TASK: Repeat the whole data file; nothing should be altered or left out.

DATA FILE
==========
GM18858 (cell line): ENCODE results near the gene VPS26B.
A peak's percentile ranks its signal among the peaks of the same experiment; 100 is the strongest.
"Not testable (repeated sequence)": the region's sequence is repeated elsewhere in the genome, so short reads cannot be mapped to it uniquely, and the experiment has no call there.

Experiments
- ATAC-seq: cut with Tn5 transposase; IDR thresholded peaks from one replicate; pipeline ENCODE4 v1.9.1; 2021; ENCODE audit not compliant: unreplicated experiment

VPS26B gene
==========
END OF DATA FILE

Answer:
GM18858 (cell line): ENCODE results near the gene VPS26B.
A peak's percentile ranks its signal among the peaks of the same experiment; 100 is the strongest.
"Not testable (repeated sequence)": the region's sequence is repeated elsewhere in the genome, so short reads cannot be mapped to it uniquely, and the experiment has no call there.

Experiments
- ATAC-seq: cut with Tn5 transposase; IDR thresholded peaks from one replicate; pipeline ENCODE4 v1.9.1; 2021; ENCODE audit not compliant: unreplicated experiment

VPS26B gene